As First B-21 Begins Ground Test, Plan For Uncrewed Teaming Emerges

B-21 concept
The first B-21 Raider has begun ground testing at Northrop Grumman’s Palmdale, California, facility as the sixth aircraft begins assembly.
Credit: Northrop Grumman concept

The first Northrop Grumman B-21 Raider has rolled off its assembly line and will begin ground testing, just as the U.S. Air Force starts planning for a future uncrewed aircraft that will fly alongside the bomber with extra sensors or weapons.

  • Sixth B-21 begins assembly at Plant 42
  • U.S. Air Force estimates “wingman: to cost at least one-half of a B-21”

Northrop and Air Force officials announced in early March that the first Raider to be used for developmental testing has started load testing and that the company will start powering on the aircraft for initial evaluations in a separate facility from the assembly line in Palmdale, California. Additionally, the company said the sixth B-21 has entered assembly at Plant 42.

“Our first test aircraft has moved from the line and entered formal ground test,” Northrop Grumman Aeronautics President Tom Jones said in a statement. “That’s a testament to the speed and efficiency we’re achieving on the program, in large part due to the partnership we have with our [Rapid Capabilities Office] and [Air Force Global Strike Command] customers and the innovative business practices and digital engineering we’re employing on the program.”

Darlene Costello, the Air Force’s acting assistant secretary for acquisition, says this progress indicates that the B-21 is still on schedule for a rollout this year, to be followed by the bomber’s first flight. “Everything I’m hearing is we’re staying on track,” adds Gen. Arnold Bunch, head of the Air Force Materiel Command.

As the Air Force prepares to bring on the B-21, a team of developmental and operational test pilots is waiting at Edwards AFB, California, with the aim of identifying potential issues as soon as possible, says Maj. Gen. Evan Dertien, commander of the Air Force Test Center. “The goal is to get, as soon as [possible], an operational pilot in there flying it, much earlier on in the program, [and] to start maybe identifying issues,” he says. “But the whole goal is to get that capability tested quicker, get it exposed to a larger environment that’s operationally representative sooner, so we can identify [and] eliminate any early risks.”

As the testing begins, Air Force Secretary Frank Kendall is ordering research on how the service can develop an uncrewed system to fly with the bomber. As part of a series of operational imperatives, the Air Force in February released a request for information to define the B-21’s “family of systems.”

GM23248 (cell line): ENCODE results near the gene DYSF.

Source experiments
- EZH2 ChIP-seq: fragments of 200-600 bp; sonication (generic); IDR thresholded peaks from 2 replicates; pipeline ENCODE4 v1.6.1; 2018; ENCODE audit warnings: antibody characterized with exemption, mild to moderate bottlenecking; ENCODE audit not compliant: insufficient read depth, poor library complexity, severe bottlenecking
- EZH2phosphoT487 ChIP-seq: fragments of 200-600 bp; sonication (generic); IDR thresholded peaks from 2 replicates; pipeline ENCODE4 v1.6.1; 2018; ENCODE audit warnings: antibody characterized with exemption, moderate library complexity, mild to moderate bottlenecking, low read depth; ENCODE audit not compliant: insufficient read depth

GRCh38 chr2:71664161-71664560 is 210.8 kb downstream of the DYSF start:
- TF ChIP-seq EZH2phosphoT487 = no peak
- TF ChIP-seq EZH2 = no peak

Kendall says he wants this system to cost about half of the B-21’s estimated $550 million-per-aircraft price tag, which will allow it to be “sacrificed” if that would be operationally useful. That would never be an option with a crewed aircraft, he says. Although that price is still high, Kendall says there needs to be a balance to keep the drone operationally effective.

“I’d love to have it be less than half,” he says. “I’d love to have it be a quarter. . . . At the end of the day, it’s a trade-off.”

The potential system, along with another for the Next-Generation Air Dominance fighter, builds on lessons from the Air Force’s Skyborg, DARPA’s Air Combat Evolution program and Boeing’s Loyal Wingman development. Details in the request for information show, however, that the potential aircraft’s capability is beyond much of the current offerings.

“The technologies are there now to introduce uncrewed platforms in this system-of-systems context, but the most cost-effective approach and the operational concepts for this complement to crewed global strike capabilities have to be analyzed and defined,” Kendall says. “One of the things that people often miss about uncrewed systems is that if you’re going to use an autonomous platform with a crewed system, it has to have range capability to go as far as the crewed system goes and support that system with a reasonable payload when it gets there.”

Brian Everstine

Brian Everstine is the Pentagon Editor for Aviation Week, based in Washington, D.C. Before joining Aviation Week in August 2021, he covered the Pentagon for Air Force Magazine. Brian began covering defense aviation in 2011 as a reporter for Military Times.